Saturday, September 19, 2009
My Photography Secrets
A few people have asked me now how I take my photos. Because sometimes they turn out really good. I never really know when that's going to happen but it's pretty invigorating when it does. Not as invigorating as getting a mango tree on Farm Town, but we all live on a continuum of invigoration and have to take it where we find it.
So. My photo taking is pretty low tech. First, my camera: I have an inexpensive but trusty and amazingly feature-packed Kodak EasyShare (digital, of course). I think they run about $150 these days. The important features on this camera: macro lens, white balance, and timer. There are all kinds of other features under the manual settings but I haven't gone there yet (not to mention for taking pictures of things other than jewelry! Like things that move.) You totally don't have to break the bank to get a camera that will do the job for you. I LOVE this little camera (thanks Mom!) I've even dropped it three times (don't do that), but no harm done. I generally have the white balance set on "daylight", even if I'm using artificial light.
I usually try to photograph using indirect natural daylight. In the summer, early afternoon seems best--too early in the AM, or too late in the PM and the light is distinctly blue-green. Too blue to even correct it in Photoshop. Inside, outside, doesn't seem to matter. In the car on my lunch hour (but not generally while driving) works good too. I don't usually use a light box if I'm using indirect light. Partly this is because I don't have a light box. The photo above was taken on my front porch yesterday around noon with a tripod only, with slightly overcast skies.
In Montana in the winter, photos are a challenge because the days are fairly short, and the light can be kind of blue when it's really overcast (um, most of the time). Weekends are the only time I can really photograph in the winter. Direct sunlight doesn't work really well, although I have been able to use that with a homemade diffuser box, i.e., a translucent storage tub. (I cut a hole in the bottom to poke my camera lens through and I upend it over whatever I'm photographing--it serves as both tripod and light diffuser. Of course that's just for straight-down pictures--you could turn it on its side for other angles, in which case you would need a regular tripod.) I have found, though, that the translucent tubs are TOO translucent--the grooves and such in the plastic act like a prism and can scatter weird light on your subject (sometimes cool, though). (I've read that some people use white Styrofoam coolers.) I block some of the light with a thin white cloth and this seems to do the trick. You could throw a cheap white sheet (with a hole in it for your camera lens) over the whole thing to even out the light too--I'm going to try this next. I have used my storage tub with artificial light too, with multiple lamps shining on the subject from different directions to prevent shadows--with cloth over it to diffuse the light. I don't like daylight bulbs. Regular bulbs work fine. I haven't taken any pictures with artificial light in a long time though. You just have to experiment. There are sites on the Internet too for making your own light box with paper. I'm just lazy so I like the tub. You could look in the Etsy forums--search for "homemade light box".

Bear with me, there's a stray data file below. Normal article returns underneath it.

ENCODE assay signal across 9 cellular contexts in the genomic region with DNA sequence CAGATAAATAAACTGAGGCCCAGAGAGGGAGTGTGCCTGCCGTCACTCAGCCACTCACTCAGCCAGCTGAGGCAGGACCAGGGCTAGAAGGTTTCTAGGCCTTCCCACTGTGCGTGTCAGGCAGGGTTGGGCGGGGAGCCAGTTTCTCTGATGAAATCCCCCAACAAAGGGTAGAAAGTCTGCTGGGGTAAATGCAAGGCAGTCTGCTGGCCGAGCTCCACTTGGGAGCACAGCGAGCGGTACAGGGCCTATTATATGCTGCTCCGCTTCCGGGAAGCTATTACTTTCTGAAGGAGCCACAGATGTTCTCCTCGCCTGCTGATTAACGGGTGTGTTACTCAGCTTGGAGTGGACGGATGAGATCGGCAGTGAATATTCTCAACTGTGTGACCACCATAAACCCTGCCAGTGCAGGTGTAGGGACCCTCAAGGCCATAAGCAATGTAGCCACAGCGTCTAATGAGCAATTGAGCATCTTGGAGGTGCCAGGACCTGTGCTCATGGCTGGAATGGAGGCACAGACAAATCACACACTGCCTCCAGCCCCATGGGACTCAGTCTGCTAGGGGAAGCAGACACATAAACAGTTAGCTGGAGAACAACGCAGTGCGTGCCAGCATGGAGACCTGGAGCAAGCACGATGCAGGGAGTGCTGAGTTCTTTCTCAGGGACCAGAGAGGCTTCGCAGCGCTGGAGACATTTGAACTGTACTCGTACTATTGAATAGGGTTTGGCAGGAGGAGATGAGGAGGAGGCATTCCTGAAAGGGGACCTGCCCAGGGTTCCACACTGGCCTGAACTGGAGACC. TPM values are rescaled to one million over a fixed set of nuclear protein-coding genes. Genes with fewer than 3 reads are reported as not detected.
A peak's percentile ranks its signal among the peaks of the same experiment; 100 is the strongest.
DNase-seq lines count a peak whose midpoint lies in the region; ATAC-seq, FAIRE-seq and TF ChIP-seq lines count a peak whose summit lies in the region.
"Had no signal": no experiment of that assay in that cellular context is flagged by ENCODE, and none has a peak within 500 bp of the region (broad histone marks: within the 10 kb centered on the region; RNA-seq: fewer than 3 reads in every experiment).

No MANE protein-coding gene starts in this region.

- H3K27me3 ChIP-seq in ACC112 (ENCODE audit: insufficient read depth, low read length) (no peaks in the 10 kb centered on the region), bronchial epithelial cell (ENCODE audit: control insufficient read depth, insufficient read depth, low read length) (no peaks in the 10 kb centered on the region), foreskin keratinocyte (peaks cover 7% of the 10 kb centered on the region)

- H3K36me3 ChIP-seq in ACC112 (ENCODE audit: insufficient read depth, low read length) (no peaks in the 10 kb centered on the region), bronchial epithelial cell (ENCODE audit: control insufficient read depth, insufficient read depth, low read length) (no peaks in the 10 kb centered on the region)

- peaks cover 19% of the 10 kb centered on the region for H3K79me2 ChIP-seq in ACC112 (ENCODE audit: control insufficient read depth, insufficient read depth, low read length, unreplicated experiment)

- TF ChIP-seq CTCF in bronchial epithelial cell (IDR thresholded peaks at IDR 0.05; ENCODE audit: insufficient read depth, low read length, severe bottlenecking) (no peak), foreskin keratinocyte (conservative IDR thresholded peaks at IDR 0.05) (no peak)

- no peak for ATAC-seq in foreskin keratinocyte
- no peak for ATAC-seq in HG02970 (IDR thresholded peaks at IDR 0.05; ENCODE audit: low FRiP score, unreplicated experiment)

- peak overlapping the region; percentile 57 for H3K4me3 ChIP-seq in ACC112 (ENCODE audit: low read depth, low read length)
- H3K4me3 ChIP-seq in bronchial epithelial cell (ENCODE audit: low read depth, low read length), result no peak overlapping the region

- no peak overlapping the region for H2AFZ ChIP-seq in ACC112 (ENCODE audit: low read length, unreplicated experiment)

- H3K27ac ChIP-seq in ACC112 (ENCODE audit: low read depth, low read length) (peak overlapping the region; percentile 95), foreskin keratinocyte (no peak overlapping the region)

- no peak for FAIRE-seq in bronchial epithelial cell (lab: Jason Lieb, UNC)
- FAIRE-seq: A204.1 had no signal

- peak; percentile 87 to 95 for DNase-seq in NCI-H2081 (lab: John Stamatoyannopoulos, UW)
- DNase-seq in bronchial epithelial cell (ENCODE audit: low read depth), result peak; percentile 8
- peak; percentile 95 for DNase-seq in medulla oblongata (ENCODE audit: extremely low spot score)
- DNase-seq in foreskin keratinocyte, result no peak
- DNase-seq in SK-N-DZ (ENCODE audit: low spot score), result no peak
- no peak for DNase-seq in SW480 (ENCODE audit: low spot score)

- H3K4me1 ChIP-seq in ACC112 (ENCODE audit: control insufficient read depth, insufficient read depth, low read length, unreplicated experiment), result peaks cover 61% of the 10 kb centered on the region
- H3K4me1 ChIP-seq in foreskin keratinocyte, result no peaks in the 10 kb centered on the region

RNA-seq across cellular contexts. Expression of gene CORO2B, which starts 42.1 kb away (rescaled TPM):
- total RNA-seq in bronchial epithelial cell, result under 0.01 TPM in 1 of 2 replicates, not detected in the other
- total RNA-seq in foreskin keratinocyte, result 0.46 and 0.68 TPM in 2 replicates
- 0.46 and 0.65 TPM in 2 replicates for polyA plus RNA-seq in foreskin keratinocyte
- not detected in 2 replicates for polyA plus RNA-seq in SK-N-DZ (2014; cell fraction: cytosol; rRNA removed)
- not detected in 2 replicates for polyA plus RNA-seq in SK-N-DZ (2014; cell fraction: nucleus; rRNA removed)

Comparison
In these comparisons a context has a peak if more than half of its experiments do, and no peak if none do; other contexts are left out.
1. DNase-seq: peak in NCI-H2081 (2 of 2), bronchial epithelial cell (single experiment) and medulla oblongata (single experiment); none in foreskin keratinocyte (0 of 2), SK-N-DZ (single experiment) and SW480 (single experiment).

I have a mini tripod. I bought it refurbished on Amazon for $4.99 plus shipping. Just search Amazon for "mini tripod" and read the customer reviews. Five dollar tripod, works great. Telescopes to about 18" high. That's all I need. I use the timer on my camera so I'm not touching it at all when the shutter opens. That's important, you don't want any transferred motion to produce camera shake in your photo. I use the tripod for mostly angled pictures when I want to vary from the straight-on type picture, or for photographing hanging earrings.